We're at the Broughton Trust HQ in Lower Broughton and everyone agrees that the 'throw the key away' attitude isn't working. People in jail are re-offending on release, families are suffering from a lack of communication and offenders themselves are seeing their mental health deteriorate from lack of a link with their kids...
"When men need to access or see their children there's no-one they can turn to in the prison system, so a lot are committing suicide and I've seen it with my own eyes" says Jasen, an ex-offender himself, now working with a new group Breaking The Cycle to try to improve things.
"This is about keeping the family tight" he explains "You're releasing people back into the community, and if they've got no regard for community they're going to commit crime again and there's going to be more victims. It's about reducing crime."
What is unique about this project is that the governors of Styal, Wymott and Risley prisons have commissioned the team, via the Broughton Trust, to do reports, along with the Greater Manchester Combined Authority and Phoenix Futures. It seems that they want to improve prisoners' families support services for men and women in jail, and want feedback from those with lived experience.
"They've asked for the report to be done, and want to take fifty per cent of our input and fifty per cent of what they have, which is better than the usual 99.5% their way and half a per cent of our input, so it must be a good thing" adds Stuart, another ex-offender who was homeless when jailed and homeless on release, with no support.
Both Stuart and Jasen have seen the system fail first hand, while the third member of the group, Melanie, knows people in jail and currently works as a volunteer with homeless people. The two issues overlap. Indeed, the team are also working on the Housing First and Standing Together projects.
"Action needs to be done, so there's no more smokescreens and people need to pull their finger out and do their jobs" she says "They say in the statistics that they're doing this and that but we see the reality and nothing is getting done.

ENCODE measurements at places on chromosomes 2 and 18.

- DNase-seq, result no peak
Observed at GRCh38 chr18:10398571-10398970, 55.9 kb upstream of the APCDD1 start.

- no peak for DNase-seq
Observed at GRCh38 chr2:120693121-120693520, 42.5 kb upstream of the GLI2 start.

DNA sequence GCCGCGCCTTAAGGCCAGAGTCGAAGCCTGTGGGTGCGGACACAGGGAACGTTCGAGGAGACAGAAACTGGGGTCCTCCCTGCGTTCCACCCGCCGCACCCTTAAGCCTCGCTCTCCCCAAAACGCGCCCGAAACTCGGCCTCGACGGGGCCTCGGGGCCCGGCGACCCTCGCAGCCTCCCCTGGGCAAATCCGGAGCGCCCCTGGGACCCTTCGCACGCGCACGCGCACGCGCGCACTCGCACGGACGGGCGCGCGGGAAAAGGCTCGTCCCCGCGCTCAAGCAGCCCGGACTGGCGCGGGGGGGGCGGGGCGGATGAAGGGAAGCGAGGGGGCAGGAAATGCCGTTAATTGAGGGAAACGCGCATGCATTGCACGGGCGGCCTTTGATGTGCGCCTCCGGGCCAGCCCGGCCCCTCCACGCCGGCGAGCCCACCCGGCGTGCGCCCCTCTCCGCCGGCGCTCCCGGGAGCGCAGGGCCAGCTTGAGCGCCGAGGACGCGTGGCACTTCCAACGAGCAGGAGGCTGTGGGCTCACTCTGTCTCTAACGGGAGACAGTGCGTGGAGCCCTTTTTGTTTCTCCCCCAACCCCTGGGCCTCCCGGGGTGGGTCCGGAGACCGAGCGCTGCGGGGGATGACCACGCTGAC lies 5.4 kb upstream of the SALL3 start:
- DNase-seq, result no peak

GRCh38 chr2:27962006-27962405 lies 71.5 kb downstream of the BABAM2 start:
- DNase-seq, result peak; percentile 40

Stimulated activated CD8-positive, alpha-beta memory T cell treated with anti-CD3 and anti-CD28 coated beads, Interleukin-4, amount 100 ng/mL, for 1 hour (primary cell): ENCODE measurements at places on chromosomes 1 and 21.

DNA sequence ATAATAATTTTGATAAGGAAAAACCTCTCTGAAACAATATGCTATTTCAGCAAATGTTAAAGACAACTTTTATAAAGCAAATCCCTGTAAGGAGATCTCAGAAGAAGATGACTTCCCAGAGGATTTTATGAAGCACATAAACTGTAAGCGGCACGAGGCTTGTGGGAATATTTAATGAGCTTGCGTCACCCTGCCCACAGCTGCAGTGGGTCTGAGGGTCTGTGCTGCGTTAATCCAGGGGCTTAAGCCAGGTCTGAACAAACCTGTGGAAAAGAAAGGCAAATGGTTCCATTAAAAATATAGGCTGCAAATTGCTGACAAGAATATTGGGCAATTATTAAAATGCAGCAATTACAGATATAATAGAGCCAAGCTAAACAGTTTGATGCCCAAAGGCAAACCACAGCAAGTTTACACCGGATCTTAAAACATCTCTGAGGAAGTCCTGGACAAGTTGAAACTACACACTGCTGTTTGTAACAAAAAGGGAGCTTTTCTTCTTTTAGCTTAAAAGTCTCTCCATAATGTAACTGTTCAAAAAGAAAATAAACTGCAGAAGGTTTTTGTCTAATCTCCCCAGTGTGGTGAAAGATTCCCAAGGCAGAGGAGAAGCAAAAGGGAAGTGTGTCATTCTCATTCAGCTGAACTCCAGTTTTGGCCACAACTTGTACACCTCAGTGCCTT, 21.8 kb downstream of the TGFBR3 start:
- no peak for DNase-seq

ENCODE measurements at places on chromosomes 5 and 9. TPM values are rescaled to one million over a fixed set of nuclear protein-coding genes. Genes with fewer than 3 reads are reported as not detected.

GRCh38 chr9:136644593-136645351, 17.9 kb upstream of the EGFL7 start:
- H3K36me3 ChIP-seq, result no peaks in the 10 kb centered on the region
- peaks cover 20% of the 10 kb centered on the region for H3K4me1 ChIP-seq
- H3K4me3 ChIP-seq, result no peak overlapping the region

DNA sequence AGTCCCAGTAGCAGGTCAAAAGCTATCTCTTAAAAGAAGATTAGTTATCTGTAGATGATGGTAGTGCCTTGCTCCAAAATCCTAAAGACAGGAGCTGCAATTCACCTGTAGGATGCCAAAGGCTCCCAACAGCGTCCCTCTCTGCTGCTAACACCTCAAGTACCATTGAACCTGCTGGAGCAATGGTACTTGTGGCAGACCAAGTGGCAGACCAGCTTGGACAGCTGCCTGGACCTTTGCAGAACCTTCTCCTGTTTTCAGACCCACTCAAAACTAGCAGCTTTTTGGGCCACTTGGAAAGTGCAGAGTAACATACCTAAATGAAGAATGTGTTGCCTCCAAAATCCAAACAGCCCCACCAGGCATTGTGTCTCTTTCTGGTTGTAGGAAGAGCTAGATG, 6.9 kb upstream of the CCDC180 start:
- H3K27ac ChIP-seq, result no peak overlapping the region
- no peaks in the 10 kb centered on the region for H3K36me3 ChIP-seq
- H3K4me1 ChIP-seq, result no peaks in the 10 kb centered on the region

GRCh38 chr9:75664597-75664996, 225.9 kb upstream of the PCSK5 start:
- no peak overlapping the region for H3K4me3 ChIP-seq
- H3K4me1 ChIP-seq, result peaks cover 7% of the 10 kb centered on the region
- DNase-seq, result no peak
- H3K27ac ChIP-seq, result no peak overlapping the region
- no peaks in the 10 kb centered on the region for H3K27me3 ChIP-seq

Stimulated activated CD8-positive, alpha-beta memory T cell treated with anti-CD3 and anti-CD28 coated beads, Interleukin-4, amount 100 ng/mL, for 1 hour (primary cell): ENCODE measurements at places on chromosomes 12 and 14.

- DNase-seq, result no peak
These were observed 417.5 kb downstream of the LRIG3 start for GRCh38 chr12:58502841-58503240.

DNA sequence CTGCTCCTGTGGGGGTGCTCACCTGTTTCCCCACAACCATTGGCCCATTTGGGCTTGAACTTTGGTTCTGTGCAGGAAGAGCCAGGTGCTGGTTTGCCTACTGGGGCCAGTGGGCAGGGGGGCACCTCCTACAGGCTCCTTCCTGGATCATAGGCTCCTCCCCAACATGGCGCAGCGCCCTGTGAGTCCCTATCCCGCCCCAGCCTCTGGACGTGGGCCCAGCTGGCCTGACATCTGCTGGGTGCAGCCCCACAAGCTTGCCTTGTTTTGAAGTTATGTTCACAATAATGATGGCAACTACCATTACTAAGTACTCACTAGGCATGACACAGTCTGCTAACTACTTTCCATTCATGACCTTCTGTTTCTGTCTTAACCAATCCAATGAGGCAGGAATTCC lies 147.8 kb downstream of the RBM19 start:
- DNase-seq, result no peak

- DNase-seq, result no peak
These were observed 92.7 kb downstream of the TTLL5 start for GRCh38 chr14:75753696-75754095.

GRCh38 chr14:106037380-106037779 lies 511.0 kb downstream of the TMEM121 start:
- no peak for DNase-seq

"Anyone who wants to speak their truth and wants their story to be heard can share it with us" she adds "It's about getting the person to have a better life and not keep re-offending. Doors are being opened, and people with experience are helping with that understanding; they can trust the people they are speaking with. And these stories have to be listened to because people are suffering.
"There should be more support from people getting paid to support" she explains "These charities are coming in and getting the money to help the people but people are not getting the help. It's about time they stopped making money off the individual person and have a person with compassion doing what they are supposed to do."
As well as collecting stories and experiences of both those who have been through the prison system and their families, the team is also visiting prisons and a trip around the family centre at Risley has already produced a list of 16 points for improvement.
These range from recommending Skype video messaging between prisoners and their children, to better family visits booking systems, to more access to phones to contact families.
They've also recommended new courses for inmates, including community awareness, parenting awareness and home care and budgeting courses. And want the £3.50 per sandwich price reduced for visiting families, plus more updated toys in the family centre, better information notice boards and more diverse books for those speaking languages other than English.
Melanie argues that, bar a lick of paint, little had changed in the family visiting centre at Risley since she visited an inmate ten years ago.
"We're hoping things will change once we've put report in" says Stuart "We're trying to make things better for family visits within the prison system to keep family ties and connections. When I was in, I couldn't get hold of my family because I didn't have enough money to buy phone credit or couldn't get to one of the three phones on the corridor. It does your head in.
"I also know people who have hung themselves because they couldn't get hold of their family or couldn't see their kids, and it shouldn't be happening" he adds "Young lads hanging themselves because they couldn't get in touch with their family? Things need to change."
Jasen agrees: "The support services for men and women in jail are not very good, and should be improved" he says "Even from what I've seen of America they're a bit more switched on; they do Skype videos and family visits, and Sweden and Switzerland too."
But will having a team speaking truth to power work?
"I think they are going to take us seriously" Jasen decides "I think they want to improve it for the families, because when you're locked up, your kids and family are suffering. Why should they have to suffer? I think they're realising that now."
Anyone with lived experience of the prison system who either wants to join the team or to share experiences contact Breaking The Cycle via the Broughton Trust 0161 831 9807.